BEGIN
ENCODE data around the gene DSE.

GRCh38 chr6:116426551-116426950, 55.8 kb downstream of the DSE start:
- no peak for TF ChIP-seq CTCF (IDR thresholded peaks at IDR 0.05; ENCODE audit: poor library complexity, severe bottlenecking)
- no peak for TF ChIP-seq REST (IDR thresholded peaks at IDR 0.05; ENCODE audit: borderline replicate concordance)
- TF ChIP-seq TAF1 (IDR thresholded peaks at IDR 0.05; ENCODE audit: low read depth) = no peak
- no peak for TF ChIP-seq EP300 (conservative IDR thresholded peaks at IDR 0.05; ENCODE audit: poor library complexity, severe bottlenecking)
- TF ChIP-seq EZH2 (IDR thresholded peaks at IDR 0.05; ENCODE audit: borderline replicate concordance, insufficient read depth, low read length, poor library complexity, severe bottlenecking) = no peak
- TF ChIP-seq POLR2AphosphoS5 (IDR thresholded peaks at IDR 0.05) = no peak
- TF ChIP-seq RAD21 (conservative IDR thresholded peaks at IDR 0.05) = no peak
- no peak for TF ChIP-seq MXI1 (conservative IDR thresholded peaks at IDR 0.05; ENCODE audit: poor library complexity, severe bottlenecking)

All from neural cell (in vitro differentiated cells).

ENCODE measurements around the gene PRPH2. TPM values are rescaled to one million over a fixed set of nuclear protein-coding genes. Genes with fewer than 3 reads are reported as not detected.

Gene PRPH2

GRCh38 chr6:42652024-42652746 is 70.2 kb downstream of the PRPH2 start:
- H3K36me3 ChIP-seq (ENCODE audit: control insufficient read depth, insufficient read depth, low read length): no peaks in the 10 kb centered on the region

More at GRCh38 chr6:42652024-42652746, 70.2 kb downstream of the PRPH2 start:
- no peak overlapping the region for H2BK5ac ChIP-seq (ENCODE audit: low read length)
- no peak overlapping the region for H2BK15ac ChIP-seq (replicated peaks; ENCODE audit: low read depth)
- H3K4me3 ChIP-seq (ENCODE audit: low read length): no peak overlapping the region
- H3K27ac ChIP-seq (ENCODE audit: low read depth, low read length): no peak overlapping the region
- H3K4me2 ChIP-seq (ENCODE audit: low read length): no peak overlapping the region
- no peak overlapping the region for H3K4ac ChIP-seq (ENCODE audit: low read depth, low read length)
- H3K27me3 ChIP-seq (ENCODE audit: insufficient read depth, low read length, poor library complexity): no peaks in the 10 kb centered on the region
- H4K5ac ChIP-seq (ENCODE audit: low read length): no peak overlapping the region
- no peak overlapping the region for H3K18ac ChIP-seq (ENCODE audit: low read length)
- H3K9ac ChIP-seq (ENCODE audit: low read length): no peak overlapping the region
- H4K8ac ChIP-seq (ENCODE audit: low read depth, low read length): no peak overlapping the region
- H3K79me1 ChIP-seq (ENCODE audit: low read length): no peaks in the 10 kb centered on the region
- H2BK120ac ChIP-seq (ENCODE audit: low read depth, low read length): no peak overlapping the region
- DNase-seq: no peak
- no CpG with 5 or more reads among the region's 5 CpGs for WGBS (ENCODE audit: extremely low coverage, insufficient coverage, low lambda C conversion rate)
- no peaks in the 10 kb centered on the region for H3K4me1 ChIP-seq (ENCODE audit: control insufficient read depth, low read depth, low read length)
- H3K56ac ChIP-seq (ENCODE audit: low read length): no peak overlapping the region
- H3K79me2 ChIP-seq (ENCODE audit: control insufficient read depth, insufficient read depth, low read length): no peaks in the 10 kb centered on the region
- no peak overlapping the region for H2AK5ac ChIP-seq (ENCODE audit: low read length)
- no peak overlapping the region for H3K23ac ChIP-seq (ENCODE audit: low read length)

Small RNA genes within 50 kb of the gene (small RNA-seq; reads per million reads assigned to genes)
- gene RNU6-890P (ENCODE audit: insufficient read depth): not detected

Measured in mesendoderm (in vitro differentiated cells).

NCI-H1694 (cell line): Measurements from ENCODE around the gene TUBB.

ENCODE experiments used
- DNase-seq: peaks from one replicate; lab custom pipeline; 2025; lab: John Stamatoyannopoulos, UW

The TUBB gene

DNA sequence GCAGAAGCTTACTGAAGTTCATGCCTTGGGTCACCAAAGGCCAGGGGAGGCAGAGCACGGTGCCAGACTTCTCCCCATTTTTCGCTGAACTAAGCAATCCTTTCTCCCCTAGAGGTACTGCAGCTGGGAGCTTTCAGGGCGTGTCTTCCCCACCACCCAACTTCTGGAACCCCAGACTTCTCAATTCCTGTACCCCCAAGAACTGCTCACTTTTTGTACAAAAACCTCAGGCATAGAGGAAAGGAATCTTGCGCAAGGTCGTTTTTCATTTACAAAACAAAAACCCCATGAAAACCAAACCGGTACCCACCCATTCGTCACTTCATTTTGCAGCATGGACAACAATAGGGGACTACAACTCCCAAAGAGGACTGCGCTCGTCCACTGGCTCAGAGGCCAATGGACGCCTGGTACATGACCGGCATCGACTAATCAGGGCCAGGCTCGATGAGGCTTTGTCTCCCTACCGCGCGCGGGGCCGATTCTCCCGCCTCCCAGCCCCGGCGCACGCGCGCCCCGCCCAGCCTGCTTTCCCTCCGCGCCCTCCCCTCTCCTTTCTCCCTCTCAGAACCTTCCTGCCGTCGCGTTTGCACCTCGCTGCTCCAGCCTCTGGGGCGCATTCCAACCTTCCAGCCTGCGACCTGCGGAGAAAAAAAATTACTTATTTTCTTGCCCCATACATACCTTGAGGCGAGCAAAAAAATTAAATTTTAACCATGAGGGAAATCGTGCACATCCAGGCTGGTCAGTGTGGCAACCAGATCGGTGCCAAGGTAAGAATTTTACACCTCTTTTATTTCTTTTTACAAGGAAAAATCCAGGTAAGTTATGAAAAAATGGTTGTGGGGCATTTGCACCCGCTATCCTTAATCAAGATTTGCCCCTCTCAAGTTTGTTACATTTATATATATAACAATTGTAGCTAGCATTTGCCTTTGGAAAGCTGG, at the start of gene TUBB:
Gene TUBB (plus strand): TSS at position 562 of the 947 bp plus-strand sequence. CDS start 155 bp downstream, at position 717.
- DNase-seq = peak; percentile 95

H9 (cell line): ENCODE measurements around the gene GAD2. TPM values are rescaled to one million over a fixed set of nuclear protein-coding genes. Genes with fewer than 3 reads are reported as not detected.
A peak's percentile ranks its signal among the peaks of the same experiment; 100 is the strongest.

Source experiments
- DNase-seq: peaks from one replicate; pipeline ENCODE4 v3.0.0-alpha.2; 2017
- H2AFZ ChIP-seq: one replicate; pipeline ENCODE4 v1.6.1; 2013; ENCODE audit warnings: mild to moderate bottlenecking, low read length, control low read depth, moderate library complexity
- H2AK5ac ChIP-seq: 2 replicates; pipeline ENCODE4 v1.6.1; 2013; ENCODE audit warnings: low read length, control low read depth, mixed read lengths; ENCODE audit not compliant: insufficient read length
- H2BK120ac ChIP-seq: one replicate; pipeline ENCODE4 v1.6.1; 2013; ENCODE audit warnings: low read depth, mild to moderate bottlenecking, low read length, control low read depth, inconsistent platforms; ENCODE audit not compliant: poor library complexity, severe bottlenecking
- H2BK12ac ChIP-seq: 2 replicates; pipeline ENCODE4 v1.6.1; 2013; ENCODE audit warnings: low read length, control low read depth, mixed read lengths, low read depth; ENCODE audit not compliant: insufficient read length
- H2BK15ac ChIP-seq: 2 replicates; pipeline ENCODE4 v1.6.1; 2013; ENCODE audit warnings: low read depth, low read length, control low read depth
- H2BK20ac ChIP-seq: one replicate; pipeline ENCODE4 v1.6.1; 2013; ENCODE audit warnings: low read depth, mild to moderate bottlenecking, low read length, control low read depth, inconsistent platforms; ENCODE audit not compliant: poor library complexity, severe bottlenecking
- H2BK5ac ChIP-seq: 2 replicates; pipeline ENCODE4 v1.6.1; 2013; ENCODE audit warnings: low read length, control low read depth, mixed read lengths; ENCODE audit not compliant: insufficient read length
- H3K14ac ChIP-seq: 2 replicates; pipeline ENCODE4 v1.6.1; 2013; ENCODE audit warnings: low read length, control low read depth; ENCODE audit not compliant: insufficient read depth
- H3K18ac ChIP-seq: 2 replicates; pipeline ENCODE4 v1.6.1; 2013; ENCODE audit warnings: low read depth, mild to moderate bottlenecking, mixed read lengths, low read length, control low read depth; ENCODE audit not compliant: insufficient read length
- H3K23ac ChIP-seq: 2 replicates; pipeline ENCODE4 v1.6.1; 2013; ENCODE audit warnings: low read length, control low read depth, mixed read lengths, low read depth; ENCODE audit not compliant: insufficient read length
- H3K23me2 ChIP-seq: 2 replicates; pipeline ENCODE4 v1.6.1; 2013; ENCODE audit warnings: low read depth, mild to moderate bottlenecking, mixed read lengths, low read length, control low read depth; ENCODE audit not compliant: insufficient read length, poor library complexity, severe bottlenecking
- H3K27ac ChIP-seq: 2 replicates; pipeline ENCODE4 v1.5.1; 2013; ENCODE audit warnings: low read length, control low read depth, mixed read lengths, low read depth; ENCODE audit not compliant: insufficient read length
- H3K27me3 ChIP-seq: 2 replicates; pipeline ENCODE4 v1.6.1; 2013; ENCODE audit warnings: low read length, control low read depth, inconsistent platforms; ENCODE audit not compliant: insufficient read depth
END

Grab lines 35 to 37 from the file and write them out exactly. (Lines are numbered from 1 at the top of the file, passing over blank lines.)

- no peak overlapping the region for H2AK5ac ChIP-seq (ENCODE audit: low read length)
- no peak overlapping the region for H3K23ac ChIP-seq (ENCODE audit: low read length)

Small RNA genes within 50 kb of the gene (small RNA-seq; reads per million reads assigned to genes)